Part 4 on…
THE GOLDEN RULES OF LITIGATION
4. KNOW THE FACTS
You know the facts. You know the whole story. You know too much.
So if you’re representing yourself, you have to realise that what’s important to you is not necessarily what’s important or relevant to your case.
This ties in with 6. KNOW THE LAW. You have to know the facts that are relevant to your application and pare down your story to just those facts.
A good way to do this is to write down each fact in a single bullet point line or even a single sentence. If you can’t do that, then you have too many facts tied up in your single idea/explanation. They must be separated out. You don’t need the “story” that goes with each fact yet, you just need what was done, by whom, when;
ex prevented children from substantial and meaningful relationship with father (you) from date to date. (Child abuse)
I, the father, bathed, clothed, fed the children breakfast of eggs and toast, made and packed school lunches of sandwiches, juice, snack, took them to school daily from date to date. (Primary care)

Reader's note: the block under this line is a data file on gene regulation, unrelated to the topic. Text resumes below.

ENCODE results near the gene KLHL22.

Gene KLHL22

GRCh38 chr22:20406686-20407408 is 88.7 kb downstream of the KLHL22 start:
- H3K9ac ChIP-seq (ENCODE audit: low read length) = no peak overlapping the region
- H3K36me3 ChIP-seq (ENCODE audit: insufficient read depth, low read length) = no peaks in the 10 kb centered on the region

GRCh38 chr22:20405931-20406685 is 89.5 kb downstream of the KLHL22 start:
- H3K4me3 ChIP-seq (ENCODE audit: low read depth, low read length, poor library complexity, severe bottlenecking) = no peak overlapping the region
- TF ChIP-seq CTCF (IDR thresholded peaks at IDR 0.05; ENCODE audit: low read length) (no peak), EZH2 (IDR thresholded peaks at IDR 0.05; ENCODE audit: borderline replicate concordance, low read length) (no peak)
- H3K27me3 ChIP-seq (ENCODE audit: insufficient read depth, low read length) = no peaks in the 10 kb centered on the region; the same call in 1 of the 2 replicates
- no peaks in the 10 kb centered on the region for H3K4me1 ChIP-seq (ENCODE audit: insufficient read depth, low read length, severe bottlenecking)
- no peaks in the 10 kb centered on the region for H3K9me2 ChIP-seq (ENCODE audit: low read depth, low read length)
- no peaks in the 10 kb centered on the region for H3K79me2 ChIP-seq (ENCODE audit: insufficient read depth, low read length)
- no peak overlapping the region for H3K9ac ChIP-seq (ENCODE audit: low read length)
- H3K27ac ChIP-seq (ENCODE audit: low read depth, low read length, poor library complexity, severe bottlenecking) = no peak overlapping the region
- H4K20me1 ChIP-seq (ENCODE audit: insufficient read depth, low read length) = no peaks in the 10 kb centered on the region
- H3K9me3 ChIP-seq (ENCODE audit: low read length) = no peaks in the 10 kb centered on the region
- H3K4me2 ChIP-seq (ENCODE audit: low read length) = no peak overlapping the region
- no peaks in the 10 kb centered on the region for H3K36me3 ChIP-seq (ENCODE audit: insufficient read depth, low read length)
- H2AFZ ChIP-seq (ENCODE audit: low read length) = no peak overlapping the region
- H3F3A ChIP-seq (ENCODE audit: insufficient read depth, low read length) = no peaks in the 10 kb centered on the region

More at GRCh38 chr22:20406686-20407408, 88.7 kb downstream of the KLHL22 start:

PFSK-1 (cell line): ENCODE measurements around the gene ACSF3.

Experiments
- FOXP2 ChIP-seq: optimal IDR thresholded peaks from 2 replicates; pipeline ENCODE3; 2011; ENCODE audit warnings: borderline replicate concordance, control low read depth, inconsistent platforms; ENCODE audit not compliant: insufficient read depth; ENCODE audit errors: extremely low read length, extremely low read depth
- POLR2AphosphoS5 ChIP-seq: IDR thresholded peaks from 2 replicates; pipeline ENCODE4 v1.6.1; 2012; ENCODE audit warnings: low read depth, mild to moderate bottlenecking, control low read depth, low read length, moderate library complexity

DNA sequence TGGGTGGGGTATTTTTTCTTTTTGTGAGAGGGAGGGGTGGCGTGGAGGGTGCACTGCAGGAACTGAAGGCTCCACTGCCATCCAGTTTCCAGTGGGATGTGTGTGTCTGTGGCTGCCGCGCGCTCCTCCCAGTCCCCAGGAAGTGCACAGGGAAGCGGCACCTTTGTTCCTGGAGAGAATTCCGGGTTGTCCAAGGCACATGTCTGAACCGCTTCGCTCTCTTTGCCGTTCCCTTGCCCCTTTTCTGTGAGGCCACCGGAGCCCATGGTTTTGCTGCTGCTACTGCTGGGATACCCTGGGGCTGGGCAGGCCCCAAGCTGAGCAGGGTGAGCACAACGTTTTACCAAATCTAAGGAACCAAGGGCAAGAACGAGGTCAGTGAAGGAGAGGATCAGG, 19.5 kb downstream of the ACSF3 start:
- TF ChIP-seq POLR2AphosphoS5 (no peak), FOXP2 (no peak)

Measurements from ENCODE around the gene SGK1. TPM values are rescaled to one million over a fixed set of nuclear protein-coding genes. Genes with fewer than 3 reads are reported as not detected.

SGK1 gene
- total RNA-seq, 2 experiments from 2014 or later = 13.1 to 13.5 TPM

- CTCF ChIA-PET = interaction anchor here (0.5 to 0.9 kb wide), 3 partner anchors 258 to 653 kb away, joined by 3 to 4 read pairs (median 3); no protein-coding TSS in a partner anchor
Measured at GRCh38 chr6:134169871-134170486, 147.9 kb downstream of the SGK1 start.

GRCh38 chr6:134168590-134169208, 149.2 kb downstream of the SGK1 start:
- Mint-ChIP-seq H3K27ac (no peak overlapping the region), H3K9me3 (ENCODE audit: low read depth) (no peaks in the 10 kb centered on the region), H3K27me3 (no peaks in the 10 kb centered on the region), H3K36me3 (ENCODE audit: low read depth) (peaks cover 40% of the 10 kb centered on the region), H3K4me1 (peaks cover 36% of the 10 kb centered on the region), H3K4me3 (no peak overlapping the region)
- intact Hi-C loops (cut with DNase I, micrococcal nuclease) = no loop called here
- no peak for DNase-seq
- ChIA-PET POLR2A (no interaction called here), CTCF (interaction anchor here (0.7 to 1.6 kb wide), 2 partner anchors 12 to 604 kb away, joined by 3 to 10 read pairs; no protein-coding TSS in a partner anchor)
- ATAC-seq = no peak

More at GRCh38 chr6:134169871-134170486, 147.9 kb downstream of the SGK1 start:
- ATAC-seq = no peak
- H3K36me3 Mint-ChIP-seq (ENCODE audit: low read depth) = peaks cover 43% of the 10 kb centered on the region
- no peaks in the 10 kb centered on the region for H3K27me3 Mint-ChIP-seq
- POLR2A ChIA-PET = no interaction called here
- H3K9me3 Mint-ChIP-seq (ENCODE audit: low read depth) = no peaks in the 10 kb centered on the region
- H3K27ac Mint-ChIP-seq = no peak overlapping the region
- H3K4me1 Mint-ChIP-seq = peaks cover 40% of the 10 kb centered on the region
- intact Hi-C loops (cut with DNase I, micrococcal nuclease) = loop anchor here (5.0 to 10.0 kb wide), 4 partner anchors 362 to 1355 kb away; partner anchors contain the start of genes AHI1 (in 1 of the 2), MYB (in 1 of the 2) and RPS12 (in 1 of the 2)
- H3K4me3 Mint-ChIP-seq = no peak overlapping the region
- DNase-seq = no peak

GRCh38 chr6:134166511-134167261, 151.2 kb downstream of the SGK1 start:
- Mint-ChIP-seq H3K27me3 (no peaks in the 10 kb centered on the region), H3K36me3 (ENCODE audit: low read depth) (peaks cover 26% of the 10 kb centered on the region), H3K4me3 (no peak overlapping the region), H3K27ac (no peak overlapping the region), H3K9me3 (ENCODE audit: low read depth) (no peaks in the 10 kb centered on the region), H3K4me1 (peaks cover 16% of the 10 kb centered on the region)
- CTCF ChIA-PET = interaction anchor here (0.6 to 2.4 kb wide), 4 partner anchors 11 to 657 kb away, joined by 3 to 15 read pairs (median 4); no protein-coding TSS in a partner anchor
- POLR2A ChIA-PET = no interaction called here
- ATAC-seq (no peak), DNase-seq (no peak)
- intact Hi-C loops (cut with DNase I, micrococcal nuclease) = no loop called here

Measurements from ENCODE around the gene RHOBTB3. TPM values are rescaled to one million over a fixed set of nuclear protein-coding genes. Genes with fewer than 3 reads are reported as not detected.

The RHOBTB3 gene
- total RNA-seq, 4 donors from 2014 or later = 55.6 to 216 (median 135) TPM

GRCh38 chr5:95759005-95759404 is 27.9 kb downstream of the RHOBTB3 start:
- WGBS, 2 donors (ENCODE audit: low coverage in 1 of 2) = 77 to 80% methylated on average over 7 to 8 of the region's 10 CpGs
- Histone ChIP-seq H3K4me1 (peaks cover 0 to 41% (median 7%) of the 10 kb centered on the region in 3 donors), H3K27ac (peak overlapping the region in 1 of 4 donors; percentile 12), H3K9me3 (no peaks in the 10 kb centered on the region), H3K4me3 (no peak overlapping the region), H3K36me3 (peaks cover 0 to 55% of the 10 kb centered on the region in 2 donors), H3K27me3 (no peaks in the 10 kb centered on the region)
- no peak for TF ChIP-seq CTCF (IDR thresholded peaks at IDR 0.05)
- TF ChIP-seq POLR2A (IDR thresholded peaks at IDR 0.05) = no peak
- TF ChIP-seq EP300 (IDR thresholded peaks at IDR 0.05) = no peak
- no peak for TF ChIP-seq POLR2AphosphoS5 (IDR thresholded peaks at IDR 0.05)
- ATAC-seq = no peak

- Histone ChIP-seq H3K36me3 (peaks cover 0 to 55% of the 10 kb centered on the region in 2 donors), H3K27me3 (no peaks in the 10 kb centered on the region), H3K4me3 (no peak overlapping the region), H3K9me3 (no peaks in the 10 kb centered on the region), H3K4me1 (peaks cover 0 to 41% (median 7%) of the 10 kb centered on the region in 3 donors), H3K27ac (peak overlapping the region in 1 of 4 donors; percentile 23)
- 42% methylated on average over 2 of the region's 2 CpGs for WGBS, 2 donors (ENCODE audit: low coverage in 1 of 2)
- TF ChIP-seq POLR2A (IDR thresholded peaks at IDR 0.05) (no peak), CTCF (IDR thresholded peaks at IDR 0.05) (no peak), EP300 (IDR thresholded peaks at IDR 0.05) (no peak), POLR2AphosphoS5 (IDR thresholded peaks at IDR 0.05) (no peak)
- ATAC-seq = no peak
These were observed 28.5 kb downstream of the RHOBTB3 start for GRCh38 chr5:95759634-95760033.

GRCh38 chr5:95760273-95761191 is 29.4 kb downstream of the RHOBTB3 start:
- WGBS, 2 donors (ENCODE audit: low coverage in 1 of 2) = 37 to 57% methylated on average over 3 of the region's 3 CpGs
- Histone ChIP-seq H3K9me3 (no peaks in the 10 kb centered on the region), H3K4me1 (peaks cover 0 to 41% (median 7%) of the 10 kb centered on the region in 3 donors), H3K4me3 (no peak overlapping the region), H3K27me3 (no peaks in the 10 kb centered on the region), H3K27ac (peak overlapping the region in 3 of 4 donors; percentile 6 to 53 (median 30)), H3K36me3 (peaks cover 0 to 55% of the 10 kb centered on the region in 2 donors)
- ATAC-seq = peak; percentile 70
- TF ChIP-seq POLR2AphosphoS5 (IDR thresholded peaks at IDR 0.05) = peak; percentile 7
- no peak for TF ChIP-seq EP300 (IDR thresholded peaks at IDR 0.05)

I, the father, collected the children from school, provided snacks, helped with the homework, cooked dinner, got the children ready for bed, and read them a story. Lights out at 7:30 PM Monday to Friday from date to date. (Primary care)
I, the father, have successfully completed a parenting course with Family Relationships Centres. (Primary care)
I, the father, have sought and received family counselling from Family Relationships Centres. (Primary care)
From here you can make sure your affidavit has these facts and include the evidence as annexures.
This is your case; your reason for applying for the parenting orders you’re seeking from the court. If you just “tell the whole story” you’ll have a lot of irrelevant stuff (as far as the court, your application, your case is concerned) that can be attacked and used against you, used to prove her case or your relevant evidence struck out with the irrelevant stuff.
So skip the story and like the detective from Dragnet always said, “Just the facts Ma’am. Just the facts.”
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